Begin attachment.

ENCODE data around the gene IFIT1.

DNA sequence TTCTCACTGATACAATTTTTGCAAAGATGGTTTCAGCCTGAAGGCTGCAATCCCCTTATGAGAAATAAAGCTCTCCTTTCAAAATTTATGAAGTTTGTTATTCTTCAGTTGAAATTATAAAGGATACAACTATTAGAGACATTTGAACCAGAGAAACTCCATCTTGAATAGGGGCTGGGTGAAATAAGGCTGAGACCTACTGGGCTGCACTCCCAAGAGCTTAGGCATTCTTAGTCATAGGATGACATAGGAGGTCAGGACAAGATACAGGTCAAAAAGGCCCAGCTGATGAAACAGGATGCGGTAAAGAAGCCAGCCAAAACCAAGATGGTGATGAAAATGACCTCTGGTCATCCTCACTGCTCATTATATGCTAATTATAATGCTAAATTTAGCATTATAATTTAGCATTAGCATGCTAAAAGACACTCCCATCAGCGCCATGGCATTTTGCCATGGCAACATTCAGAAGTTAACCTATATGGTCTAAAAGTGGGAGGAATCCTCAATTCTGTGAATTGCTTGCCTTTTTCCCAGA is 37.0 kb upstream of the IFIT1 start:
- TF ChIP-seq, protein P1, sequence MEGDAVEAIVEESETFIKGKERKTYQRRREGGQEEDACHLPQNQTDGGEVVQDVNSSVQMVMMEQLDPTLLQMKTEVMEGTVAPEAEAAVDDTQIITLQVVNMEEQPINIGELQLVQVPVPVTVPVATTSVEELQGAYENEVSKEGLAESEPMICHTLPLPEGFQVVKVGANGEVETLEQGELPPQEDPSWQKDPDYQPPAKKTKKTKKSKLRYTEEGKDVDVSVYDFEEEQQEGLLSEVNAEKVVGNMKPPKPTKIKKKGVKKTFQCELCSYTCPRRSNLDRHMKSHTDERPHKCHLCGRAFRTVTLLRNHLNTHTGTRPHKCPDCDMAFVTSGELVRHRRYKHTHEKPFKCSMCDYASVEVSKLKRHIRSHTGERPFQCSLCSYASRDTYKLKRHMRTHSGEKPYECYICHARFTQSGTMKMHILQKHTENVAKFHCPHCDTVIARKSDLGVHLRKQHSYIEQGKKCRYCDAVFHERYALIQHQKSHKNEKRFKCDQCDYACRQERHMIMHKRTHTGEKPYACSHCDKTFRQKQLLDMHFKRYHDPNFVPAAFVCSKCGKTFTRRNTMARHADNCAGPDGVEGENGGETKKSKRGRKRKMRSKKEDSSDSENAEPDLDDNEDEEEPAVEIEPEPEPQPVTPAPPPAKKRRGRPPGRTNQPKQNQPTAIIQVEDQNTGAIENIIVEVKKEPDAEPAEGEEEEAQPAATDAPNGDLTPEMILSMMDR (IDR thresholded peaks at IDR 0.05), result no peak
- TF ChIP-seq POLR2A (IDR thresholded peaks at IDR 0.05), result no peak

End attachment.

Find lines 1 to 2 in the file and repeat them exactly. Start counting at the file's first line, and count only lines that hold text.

ENCODE data around the gene IFIT1.

DNA sequence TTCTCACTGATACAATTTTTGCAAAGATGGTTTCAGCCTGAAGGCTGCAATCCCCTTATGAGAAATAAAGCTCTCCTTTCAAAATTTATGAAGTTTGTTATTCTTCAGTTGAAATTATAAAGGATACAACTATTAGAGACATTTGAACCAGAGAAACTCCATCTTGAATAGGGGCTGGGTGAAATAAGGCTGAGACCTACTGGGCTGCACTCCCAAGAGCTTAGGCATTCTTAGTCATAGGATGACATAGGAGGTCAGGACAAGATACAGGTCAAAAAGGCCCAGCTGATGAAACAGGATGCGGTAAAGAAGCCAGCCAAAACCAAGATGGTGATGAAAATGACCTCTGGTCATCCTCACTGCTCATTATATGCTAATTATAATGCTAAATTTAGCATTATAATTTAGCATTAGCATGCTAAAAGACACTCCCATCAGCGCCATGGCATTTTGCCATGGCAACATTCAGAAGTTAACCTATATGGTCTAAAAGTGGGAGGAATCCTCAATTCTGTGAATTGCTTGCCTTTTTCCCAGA is 37.0 kb upstream of the IFIT1 start: